By Natasha Hoover
What is Heat Embossing?
All embossing creates a raised design, typically either an image or text. There are two main types of embossing - wet embossing and dry embossing. Heat embossing is wet embossing because it involves using a wet ink and thermographic powder. Dry embossing uses a metal stylus to trace a stencil in order to create a raised design made from the paper, itself.
Because many crafters and scrapbookers already own stamps, most people try heat embossing before they try dry embossing. Heat embossing is relatively easy and a fantastic way to customize virtually any paper good, but it does require a little practice. Read on to discover the basics of heat embossing, as well as how to get started heat embossing powder without a specialized heat tool.
I use a Martha Stewarts Crafts heat tool and I love it! It heats up quickly so I can melt the embossing powder without wasting lots of time, but isn't so hot that it instantly scorches the page. In fact, I've yet to scorch a single sheet of paper with my heat tool.
Materials Needed to Emboss
You don't need much equipment to get started embossing. All you need is:
- Embossing ink
- Embossing powder
- A stamp
- Something to stamp on
- A source of heat
- A spare sheet of paper to protect your work area and funnel unused powder back into the container
It is important to purchase special embossing ink. It is usually clear, though you can find colored embossing ink. It is thicker than traditional ink and dries more slowly. This thick, slow drying ink allows the embossing powder to stick to the page until you can melt it in place.
You can find both stamp pads of embossing ink and roll on embossing ink. Stamp pads are far easier to use and help ensure an even coating of ink across the stamp's surface. Because it is thicker than traditional ink, it can be easy to over-coat the stamp's surface, clogging its fine lines and destroying the final image. Because of this, some crafters prefer to place the stamp face up on their work surface and lightly press the ink pad on the stamp's surface. This is backwards from the 'normal' stamping process where the stamp is pressed down onto the ink.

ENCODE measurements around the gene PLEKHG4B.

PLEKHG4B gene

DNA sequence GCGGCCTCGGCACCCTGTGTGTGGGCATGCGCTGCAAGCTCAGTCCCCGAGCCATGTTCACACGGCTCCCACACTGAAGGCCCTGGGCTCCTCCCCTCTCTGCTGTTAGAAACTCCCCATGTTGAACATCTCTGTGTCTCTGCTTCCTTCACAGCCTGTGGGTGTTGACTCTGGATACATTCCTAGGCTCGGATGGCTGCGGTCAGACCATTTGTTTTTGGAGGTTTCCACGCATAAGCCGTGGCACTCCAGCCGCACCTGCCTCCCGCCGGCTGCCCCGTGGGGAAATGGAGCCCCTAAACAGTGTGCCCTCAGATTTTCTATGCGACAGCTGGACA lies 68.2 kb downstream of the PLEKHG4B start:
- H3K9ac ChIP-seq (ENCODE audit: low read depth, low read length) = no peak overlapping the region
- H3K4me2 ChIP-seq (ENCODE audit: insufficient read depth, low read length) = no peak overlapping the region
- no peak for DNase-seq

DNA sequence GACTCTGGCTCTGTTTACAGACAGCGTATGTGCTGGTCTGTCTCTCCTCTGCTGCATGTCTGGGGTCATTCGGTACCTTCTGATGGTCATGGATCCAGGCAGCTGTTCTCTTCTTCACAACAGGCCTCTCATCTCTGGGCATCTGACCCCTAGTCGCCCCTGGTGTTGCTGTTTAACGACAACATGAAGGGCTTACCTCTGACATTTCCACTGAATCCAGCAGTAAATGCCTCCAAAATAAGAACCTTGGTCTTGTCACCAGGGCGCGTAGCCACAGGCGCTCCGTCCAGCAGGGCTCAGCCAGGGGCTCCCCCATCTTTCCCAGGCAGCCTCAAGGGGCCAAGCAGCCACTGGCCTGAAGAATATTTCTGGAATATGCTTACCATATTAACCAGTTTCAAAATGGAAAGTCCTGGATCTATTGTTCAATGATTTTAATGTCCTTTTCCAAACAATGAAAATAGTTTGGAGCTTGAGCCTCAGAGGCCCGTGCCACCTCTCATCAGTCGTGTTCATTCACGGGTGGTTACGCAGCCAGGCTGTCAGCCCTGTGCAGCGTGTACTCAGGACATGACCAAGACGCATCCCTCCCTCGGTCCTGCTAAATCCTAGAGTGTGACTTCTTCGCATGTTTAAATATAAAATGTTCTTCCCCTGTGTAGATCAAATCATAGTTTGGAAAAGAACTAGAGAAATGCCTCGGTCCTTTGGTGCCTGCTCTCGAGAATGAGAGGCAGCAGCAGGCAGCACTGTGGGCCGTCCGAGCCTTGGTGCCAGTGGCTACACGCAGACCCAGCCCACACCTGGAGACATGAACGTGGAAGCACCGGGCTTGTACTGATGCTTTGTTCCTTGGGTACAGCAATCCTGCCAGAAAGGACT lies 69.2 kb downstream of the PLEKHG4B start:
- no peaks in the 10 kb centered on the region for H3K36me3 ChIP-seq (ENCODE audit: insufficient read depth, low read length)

Embossing powder is fairly easy to find at craft stores. It looks like a very fine glitter, but it's actually very different from glitter (so don't try to substitute!). Also called thermographic power, it is made from a substance with a low melting point. You can buy embossing powder in fine, medium, or coarse grades, and is is available in pretty much every color and level of transparency. There are even clear embossing powders that allow you to create a raised design that does not obscure the paper of fabric behind it.
You can use pretty much any stamp for embossing, but bold stamps with wide lines tend to be easier to use. For example, if you're just starting out embossing, go for a music note stamp instead of a sheet of music stamp. If you use even a little too much ink, the extra powder sticking to the design will blur fine lines.
Most people heat emboss on cardstock or paper. You may want to practice on some scrap paper before stamping on your expensive paper - it can take a few tries to get the results you want.
People use a variety of different heat sources for embossing, but the best thing to use is a handheld heat gun. These tools usually cost less than $25 and are worth the investment if you want to emboss more than a couple of times. If you anticipate being a one and done kind of person, you can try to use a heated stove burner, instead. I cannot recommend using a hair dryer as a heat source. The force of the air will cause the powder to scatter before it has the opportunity to melt.
How to Emboss
Steps for Heat Embossing
- Crease a sheet of spare paper down the middle by folding it in half and then unfolding it. This will make it easy to pour leftover powder back in your embossing powder container. Place this sheet of paper down on your work surface.
- Coat your stamp evenly with embossing ink. Make sure you completely cover the stamp's surface, but do not use so much ink it blurs the design. It can take a few tries to discover how much ink is enough without being too much.
- Stamp your paper. Make sure to apply firm, even pressure across the stamp's back.
- Coat the stamped design with embossing powder.
- Dump loose powder off the stamped page on to your creased sheet of paper. Then, tap the stamped page to remove any excess powder. You can gently flick the back of the stamped design with your fingernail to remove the last bits of stray powder, but don't tap too hard or else you'll send the powder you want flying, too! You may also use a fine paintbrush to remove any final stray spots of embossing powder. Any powder left on the sheet will be melted in place, including the stray bits of powder you didn't actually want.
- Use the spare sheet of paper like a funnel to pour unused powder back in the embossing powder container.